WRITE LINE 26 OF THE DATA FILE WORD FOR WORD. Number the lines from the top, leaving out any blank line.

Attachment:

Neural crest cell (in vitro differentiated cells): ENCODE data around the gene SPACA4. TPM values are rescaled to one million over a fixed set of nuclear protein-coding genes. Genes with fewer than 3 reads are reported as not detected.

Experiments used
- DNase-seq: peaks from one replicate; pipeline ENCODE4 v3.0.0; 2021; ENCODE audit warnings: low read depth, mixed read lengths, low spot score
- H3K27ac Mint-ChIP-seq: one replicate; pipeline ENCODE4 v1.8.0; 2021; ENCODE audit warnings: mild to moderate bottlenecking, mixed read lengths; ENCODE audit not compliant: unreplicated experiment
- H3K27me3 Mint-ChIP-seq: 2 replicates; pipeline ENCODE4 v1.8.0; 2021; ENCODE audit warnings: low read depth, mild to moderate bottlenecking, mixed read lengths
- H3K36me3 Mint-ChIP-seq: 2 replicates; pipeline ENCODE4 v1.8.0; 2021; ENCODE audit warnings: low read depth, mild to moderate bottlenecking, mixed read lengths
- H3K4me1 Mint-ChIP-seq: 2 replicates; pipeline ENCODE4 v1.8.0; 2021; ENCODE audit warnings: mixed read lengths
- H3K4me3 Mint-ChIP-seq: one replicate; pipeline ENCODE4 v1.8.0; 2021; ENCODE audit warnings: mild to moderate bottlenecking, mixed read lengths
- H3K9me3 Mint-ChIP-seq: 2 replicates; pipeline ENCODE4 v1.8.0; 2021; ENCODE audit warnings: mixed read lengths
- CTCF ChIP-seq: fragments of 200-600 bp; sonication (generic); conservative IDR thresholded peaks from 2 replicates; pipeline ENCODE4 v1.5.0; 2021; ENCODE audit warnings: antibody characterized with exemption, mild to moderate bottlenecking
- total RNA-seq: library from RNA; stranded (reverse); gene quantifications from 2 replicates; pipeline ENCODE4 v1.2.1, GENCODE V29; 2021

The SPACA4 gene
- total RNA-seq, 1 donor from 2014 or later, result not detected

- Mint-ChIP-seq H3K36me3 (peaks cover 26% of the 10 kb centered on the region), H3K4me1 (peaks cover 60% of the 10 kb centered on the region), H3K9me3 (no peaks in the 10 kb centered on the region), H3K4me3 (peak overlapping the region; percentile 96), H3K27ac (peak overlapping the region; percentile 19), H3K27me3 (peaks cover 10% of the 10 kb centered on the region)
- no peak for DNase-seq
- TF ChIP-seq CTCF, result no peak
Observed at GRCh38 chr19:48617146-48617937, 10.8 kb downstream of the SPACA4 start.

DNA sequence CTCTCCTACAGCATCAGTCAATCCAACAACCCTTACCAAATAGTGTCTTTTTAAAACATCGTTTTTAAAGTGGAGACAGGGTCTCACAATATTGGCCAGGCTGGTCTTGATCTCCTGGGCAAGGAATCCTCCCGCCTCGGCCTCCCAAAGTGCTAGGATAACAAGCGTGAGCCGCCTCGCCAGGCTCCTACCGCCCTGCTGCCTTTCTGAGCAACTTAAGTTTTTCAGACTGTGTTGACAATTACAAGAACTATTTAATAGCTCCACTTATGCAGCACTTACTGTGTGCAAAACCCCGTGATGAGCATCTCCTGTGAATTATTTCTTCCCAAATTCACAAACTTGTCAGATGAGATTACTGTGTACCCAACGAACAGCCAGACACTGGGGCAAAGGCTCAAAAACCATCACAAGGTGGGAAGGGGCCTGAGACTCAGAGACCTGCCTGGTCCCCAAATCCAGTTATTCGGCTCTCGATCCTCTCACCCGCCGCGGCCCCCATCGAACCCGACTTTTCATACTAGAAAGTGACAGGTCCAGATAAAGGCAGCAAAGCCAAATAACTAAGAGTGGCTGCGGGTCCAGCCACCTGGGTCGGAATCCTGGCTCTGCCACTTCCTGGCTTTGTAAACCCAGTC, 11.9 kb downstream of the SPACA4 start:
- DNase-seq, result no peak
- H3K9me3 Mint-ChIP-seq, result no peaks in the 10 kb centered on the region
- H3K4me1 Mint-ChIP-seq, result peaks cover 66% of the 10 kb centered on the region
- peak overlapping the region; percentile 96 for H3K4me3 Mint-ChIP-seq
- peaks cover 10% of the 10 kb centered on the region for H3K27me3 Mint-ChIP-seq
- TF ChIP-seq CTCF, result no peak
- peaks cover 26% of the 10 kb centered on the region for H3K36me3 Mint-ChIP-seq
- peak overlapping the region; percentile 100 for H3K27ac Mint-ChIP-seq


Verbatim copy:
- peak overlapping the region; percentile 100 for H3K27ac Mint-ChIP-seq